Patrick Tambay already had over 70 Grands Prix starts and two wins to his name when the young Ayrton Senna da Silva arrived in Formula One. The Brazilian was widely heralded in the F1 paddock as the Second Coming, not least by Tambay. The Frenchman was no slouch – he drove for McLaren, Ferrari and Renault and traded paint with his great friend Gilles Villeneuve. But with rare humility for an F1 driver, he immediately recognised that the Brazilian was cut from a different cloth.
“I still admire Senna. Not only as a driver, but also as a person. First of all, because he achieved so much in the sport. But that was only a part of the overall package. He’s still remembered because people realised that he was extraordinary. Of course he also died in very dramatic circumstances which sticks in people’s minds.
“To me it was so obvious he was better than me – but it was not a problem. It had been the same with Gilles [Villeneuve]. I know that I can sometimes be too conscious of other people’s strengths and not mindful enough of my own, but it was clear. And Ayrton wanted to be the best around. It defined him.
“He was very serious about racing. He was very disciplined and expected the same of those around him. Even when he was relaxing, his competitive instincts would take over… ”
“Just ahead of the Austrian Grand Prix at the old A1 Ring, we were staying in Klagenfurt (Austria), in a hotel on the edge of the lake. As we had a little time to enjoy ourselves, the drivers got together. Ayrton was widely considered to be one of the best waterskiers in F1 [Senna holidayed at his family estate at the seaside resort of Angra dos Reis] but I was the Mediterranean waterskiing champion – so I fancied my chances!
When it was his turn, he was actually very good: skilfully slaloming from left to right. So when it came to my turn, I knew I had my work cut out. He threw me the rope while I was still on the pontoon, I nodded to the driver who set off in the boat. I jumped off the pontoon, hit the water and pulled out two or three aggressive turns, a few of my moves, and looked back at Ayrton. He said, ‘sh…t!’ He’d met his master at waterskiing. But on the track, he was the boss!”
In an Formula 1 career that lasted from 1977 to 1986, Patrick Tambay saw six drivers killed. In the previous decade, there had been twice as many fatalities. Two decades have passed since Senna’s death and there hasn’t been another driver killed at a grand prix since. Despite the manner of his death, he continues to inspire. Lewis Hamilton, a confessed Senna fan, admitted that the risk of dying comes with the territory as a driver.
“It’s very honest, sincere and fair. It’s also realistic,” says Tambay. “We’re all aware of it and we all have to overcome our fears. Some are better at it than others. I think these days they have less to fear but it’s still dangerous. In our time we had to put it to the back of our minds. But it was always there. I had my share of close shaves myself.”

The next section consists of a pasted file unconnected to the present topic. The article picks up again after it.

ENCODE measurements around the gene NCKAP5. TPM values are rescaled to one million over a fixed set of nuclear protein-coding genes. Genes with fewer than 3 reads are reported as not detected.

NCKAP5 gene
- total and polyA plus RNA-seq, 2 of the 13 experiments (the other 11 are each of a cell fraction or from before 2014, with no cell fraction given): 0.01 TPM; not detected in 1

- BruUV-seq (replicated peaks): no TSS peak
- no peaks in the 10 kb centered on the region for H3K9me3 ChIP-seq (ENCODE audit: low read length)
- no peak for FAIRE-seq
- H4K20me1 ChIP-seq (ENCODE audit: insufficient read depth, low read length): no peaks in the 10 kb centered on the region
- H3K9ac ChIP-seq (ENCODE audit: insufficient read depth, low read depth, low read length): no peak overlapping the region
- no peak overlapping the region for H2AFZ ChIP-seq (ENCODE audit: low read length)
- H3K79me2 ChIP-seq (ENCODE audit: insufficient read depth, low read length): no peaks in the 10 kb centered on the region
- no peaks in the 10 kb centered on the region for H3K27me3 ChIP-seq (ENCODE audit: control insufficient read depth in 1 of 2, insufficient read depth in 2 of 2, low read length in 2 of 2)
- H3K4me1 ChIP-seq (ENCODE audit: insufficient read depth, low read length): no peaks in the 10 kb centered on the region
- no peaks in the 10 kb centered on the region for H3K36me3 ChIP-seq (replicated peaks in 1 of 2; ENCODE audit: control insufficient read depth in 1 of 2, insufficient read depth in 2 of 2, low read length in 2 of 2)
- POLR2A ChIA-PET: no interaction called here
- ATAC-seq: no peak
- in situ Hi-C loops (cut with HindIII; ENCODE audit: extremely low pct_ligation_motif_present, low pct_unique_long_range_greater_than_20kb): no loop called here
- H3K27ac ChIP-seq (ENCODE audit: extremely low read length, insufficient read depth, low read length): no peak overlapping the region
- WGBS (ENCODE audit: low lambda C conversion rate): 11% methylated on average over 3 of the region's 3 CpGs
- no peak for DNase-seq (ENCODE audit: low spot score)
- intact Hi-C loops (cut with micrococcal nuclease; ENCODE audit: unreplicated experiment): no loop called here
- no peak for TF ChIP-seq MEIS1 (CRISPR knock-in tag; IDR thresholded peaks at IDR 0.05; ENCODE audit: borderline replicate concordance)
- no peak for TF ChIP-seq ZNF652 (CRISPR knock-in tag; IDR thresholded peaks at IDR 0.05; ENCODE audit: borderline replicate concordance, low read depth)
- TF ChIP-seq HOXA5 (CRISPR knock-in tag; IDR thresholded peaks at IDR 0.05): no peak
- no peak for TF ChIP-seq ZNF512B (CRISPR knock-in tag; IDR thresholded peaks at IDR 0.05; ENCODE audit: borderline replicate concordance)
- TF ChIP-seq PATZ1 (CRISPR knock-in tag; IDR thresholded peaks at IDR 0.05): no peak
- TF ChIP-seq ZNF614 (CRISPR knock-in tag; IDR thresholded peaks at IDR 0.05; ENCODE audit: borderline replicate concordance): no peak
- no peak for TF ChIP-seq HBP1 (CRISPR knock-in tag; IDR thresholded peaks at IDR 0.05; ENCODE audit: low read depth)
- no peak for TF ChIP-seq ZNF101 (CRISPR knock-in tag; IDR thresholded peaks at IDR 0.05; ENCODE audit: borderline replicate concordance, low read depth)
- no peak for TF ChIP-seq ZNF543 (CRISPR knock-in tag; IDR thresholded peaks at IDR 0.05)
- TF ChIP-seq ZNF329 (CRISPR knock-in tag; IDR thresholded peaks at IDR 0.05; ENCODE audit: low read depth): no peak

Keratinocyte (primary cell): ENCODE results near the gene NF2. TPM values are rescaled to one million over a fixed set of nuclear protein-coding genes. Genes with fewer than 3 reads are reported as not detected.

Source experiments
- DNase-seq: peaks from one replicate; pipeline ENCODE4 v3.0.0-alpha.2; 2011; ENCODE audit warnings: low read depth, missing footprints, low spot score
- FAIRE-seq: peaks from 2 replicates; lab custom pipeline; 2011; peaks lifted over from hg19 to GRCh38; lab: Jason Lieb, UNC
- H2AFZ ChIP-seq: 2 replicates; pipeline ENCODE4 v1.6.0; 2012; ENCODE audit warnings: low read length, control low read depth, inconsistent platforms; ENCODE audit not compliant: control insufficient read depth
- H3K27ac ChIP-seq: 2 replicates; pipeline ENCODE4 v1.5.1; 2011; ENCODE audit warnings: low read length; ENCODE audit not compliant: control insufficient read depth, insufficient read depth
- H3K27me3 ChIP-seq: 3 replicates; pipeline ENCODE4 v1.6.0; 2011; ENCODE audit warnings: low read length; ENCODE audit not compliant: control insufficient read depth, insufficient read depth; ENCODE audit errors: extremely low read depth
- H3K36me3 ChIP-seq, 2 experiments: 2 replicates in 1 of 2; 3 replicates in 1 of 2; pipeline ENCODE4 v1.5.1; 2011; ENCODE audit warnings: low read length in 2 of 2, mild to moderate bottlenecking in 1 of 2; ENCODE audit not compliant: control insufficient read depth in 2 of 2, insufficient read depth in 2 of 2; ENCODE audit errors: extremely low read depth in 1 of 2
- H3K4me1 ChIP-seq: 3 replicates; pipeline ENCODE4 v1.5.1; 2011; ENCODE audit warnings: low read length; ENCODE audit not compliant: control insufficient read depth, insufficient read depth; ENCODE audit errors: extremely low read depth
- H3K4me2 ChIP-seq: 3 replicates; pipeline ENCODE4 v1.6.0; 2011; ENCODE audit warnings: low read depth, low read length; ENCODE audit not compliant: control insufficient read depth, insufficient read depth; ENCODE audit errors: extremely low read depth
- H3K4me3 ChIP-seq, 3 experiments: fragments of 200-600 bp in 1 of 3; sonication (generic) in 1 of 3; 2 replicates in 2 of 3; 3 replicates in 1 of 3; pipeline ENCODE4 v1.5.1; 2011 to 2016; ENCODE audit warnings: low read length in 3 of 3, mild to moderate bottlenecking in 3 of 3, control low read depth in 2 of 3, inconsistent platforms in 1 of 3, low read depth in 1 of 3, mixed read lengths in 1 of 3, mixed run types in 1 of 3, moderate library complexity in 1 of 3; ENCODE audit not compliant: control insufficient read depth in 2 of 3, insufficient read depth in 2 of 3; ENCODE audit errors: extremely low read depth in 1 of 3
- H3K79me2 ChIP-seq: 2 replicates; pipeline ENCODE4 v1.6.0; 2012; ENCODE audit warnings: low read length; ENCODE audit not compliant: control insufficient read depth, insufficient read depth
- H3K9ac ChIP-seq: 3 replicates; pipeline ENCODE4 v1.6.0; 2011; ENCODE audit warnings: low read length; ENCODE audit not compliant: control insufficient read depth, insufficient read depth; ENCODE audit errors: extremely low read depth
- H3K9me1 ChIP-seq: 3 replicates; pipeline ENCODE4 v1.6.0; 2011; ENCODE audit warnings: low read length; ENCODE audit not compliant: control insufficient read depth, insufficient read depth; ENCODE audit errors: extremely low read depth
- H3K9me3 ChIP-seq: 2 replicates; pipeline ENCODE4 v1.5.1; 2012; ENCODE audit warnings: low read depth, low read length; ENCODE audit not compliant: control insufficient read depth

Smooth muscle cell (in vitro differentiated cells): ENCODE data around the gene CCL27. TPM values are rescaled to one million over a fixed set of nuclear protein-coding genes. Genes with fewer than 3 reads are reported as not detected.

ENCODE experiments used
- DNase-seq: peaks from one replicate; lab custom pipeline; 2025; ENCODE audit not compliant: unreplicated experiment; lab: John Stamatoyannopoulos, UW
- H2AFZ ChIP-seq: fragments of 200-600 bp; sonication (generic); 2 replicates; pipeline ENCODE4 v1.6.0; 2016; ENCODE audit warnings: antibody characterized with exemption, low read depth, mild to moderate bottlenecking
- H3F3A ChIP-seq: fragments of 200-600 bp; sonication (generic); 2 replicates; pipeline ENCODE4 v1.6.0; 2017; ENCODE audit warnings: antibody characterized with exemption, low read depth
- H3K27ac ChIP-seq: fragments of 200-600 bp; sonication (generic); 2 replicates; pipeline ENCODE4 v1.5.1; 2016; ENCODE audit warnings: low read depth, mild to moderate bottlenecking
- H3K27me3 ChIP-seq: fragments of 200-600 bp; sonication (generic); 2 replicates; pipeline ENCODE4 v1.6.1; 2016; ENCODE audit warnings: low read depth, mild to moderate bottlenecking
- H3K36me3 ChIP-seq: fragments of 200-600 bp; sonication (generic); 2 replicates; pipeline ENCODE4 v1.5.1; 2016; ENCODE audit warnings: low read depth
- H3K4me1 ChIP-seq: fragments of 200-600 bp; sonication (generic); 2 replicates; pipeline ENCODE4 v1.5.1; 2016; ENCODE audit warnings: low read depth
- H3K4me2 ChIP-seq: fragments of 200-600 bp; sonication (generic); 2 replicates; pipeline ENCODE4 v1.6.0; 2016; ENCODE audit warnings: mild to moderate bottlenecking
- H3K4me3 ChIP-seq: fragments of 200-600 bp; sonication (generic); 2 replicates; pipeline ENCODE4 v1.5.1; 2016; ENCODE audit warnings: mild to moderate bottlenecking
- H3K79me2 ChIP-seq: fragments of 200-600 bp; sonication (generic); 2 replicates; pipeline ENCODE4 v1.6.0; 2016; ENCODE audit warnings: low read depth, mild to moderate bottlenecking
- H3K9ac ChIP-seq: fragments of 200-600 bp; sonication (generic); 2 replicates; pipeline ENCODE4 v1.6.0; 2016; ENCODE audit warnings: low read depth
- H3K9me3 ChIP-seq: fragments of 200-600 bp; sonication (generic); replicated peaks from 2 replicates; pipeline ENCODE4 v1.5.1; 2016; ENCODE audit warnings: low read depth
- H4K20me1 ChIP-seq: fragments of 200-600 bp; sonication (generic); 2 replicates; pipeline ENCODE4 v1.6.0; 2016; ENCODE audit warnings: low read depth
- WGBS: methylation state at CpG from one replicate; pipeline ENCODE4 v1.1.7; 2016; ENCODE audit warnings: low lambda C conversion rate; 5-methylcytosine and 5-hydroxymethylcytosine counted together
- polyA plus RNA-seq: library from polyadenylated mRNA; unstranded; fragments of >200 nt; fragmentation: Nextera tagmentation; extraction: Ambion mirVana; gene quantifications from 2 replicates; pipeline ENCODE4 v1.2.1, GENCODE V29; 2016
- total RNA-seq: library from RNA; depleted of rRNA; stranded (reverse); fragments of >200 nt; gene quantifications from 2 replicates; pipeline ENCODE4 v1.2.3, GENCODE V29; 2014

Patrick watched Ayrton Senna’s legendary performance at the 1984 Monaco Grand Prix from the comfort of a hospital bed after crashing heavily at Ste Devote corner.
“There are always elements that are out of your control, of course, but maybe the fact that I am here today is testament to the fact that perhaps I was not crazy enough!”
When Jacques Villeneuve lost his father at Zolder in 1982, it didn’t render him immune to the risks of motorsports. And yet he went on to become F1 World Champion and win the Indy 500. “It takes balls to race a car around an oval at 400kph. It’s the fever that will make Jacques do that .”
So what would the world be like if these legends were still with us? “A lot more fun, that’s for sure!” laughs Tambay. “Although maybe not so much with Ayrton because he was always such a serious guy. I think he might have gone into politics in Brazil or carried out the work his foundation does now, but at a government level – which would have made a huge difference to the plight of impoverished young Brazilians. Gilles Villeneuve would be tinkering with something: maybe he’d be the boss of his own team. That’s the biggest regret I have today: that I don’t get to grow old with them.”
But then there’s always hope in the next generation. Jacques Villeneuve is an F1 world champion, Bruno Senna followed in his uncle’s tracks to race in F1 and Adrien Tambay is now into racing. So it seems that for Patrick Tambay, the road he has to navigate is the tricky one that lies between supporting Audi’s talented new driver and not placing a weighty ‘Son of an F1 driver’ tag around his son’s neck.